As I learned about RSD, I had flashbacks to getting diagnosed with ADHD when I was 60 years old. Once the diagnosis sank in (no small thing when it’s been missed for 60 years), my whole life came into a different kind of focus. My impulsivity, social anxiety, challenges with time management, etc., all made sense. But after that first breath of relief, that feeling of validation, then what? The options aren’t great. Amphetamines are still the frontline treatment for ADHD. They work. But they come with a whole slew of sometimes intense side effects, in my case bleeding ulcers and migraines. Suddenly, I’m given this whole new set of letters, RSD, to deal with. I was immediately grateful for the information, but then what? That’s not so easy.
I did my research only to find that the pharmaceutical options didn’t look great for me. I could up my uppers (I mean Adderall) or add other medications that all come with their own side effects and on top of that, the new medications don’t always play well with Adderall. The only other treatment option is therapy. I’ve been in and out of therapy my entire adult life. I don’t see how it’s ever helped, but I brought up the new thing to the therapist I was seeing. She said, “RSD isn’t even a diagnosis. We just need to keep working on building your resilience so you don’t react so strongly.”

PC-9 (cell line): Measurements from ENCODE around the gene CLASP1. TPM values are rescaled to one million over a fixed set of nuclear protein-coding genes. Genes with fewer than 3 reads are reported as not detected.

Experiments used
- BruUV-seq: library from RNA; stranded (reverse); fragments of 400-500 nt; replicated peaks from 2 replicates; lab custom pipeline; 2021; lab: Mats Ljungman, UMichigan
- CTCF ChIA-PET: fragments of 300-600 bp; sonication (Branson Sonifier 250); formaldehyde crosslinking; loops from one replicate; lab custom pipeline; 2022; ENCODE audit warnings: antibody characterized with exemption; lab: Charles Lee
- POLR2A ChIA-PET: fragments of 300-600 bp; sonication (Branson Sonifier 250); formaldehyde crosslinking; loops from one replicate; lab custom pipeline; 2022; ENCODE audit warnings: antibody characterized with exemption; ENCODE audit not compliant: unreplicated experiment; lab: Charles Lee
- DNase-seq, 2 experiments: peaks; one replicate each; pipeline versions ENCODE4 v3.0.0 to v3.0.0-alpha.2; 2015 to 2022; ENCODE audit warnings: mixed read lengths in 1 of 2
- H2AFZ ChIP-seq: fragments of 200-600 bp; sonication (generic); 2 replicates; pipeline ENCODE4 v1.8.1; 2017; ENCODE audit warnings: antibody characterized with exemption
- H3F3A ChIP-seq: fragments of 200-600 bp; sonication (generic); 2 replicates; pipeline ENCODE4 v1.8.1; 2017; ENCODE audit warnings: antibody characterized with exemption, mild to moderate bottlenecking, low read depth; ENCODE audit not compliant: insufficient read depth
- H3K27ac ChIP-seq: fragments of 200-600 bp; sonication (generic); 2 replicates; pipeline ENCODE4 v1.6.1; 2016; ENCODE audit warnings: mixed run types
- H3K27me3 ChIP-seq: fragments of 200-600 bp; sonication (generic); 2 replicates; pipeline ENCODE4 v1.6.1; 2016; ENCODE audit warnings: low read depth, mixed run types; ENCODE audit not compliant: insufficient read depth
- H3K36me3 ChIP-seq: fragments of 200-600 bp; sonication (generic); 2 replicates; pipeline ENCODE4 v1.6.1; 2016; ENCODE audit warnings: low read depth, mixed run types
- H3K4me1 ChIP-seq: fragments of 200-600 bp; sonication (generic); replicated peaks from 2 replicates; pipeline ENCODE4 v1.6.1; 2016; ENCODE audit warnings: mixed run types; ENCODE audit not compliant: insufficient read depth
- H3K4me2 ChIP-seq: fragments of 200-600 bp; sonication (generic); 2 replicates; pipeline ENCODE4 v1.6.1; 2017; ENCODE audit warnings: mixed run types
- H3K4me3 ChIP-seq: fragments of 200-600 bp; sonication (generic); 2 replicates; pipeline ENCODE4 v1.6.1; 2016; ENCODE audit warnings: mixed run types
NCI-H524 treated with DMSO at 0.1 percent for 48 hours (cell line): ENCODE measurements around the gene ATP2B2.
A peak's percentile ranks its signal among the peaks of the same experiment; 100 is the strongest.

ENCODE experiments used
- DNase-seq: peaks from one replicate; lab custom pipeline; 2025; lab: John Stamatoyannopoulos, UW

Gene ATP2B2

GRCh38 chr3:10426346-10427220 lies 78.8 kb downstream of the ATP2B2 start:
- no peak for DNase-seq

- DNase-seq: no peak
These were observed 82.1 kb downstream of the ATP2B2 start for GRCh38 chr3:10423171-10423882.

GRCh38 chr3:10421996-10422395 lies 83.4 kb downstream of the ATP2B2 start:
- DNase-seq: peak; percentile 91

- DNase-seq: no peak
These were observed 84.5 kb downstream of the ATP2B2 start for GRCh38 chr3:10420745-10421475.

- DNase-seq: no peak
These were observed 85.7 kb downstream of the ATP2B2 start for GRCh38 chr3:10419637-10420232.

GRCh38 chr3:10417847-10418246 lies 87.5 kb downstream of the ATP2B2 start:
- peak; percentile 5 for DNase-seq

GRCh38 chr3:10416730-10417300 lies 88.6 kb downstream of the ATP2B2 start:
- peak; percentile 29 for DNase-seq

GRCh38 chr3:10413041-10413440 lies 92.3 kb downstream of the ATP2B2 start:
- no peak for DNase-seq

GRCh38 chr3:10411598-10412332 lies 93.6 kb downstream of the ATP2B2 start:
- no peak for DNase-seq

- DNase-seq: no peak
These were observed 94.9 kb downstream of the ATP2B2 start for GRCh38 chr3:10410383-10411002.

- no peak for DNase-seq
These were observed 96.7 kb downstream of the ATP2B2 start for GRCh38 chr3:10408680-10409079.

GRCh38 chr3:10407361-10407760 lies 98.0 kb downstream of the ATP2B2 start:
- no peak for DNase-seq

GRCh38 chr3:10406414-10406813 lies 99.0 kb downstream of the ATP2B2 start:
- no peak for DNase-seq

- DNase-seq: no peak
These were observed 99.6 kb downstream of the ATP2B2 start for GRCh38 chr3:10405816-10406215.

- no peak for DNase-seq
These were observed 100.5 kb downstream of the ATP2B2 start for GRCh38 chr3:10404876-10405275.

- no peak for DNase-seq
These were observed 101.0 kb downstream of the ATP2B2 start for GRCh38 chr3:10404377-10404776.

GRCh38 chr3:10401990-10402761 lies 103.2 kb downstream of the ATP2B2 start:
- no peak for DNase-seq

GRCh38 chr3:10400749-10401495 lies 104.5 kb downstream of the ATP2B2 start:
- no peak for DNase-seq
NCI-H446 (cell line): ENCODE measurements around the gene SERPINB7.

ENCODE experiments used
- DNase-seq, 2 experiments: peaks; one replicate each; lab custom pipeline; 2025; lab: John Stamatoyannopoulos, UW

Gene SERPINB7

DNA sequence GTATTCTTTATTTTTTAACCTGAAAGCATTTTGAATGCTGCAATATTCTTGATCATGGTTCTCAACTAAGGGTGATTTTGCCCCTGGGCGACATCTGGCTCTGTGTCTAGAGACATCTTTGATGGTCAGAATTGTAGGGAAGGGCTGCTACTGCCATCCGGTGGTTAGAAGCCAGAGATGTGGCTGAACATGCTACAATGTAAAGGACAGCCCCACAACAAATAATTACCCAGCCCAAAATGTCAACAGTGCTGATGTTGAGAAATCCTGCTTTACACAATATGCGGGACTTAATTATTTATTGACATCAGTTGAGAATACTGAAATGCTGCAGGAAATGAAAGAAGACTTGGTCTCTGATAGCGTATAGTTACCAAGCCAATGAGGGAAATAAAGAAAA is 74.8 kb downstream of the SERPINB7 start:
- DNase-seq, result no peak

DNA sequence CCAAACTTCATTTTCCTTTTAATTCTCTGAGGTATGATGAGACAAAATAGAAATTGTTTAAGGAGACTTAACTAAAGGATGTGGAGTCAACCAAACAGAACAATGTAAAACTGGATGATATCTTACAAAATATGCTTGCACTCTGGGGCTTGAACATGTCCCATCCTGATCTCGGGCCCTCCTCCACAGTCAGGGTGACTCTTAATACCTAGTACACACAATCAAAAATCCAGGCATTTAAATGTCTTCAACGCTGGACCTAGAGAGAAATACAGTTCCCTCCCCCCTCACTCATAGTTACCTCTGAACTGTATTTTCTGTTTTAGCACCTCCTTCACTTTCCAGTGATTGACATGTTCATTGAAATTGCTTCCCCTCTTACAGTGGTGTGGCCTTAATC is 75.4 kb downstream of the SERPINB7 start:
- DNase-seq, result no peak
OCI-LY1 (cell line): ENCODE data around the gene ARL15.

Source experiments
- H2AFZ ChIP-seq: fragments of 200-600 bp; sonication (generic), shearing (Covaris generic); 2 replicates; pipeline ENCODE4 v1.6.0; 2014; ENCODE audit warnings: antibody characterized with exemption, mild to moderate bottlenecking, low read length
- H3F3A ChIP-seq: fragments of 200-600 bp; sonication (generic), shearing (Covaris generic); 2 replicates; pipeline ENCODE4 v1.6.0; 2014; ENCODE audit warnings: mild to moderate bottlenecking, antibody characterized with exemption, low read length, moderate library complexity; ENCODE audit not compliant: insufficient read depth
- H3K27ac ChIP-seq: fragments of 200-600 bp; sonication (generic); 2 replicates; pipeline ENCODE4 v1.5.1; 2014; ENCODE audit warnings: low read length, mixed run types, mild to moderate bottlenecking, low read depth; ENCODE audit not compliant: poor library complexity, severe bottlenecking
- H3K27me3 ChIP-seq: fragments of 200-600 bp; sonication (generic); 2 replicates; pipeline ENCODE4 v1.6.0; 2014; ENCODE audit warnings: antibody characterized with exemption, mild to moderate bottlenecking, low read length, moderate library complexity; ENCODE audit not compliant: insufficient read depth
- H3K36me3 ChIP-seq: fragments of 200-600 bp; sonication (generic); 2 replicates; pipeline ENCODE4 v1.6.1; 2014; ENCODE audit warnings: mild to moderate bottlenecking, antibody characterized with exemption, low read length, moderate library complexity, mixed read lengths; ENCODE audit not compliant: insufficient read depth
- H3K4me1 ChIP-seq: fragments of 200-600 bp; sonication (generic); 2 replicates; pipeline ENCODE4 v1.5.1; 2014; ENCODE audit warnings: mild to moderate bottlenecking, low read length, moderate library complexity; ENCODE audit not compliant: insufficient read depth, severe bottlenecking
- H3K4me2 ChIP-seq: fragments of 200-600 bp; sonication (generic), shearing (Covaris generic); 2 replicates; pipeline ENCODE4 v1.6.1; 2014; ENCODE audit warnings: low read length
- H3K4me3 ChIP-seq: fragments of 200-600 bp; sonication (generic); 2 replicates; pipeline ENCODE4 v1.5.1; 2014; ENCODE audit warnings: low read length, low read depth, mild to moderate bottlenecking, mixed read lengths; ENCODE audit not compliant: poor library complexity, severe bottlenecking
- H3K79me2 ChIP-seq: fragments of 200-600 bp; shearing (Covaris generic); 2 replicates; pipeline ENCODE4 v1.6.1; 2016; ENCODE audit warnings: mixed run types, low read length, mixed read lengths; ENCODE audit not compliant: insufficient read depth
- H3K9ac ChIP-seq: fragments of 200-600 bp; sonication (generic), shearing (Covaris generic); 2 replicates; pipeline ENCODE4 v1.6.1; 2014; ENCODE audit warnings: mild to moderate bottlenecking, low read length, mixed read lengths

I divorced that therapist immediately. So what did that leave? Nothing. When I discussed my frustration with my psychiatrist, he pointed out that there are many pastimes (that’s evidently what writing is) that don’t come with so much rejection. Perhaps writing wasn’t the best choice for me.
I felt like a bomb went off in my already wonky brain. I wanted to lash out, give him a piece of my mind, throw his crystal clock into the wall, and unleash whatever rage-fueled behaviors came up. (Again, this impulsivity is the ADHD, not the RSD, just to be clear.) But I didn’t do any of those things. I’d taken my meds that day and had a tiny bit of impulse control. And he wasn’t wrong. Writing is a weird choice for someone who can’t handle rejection.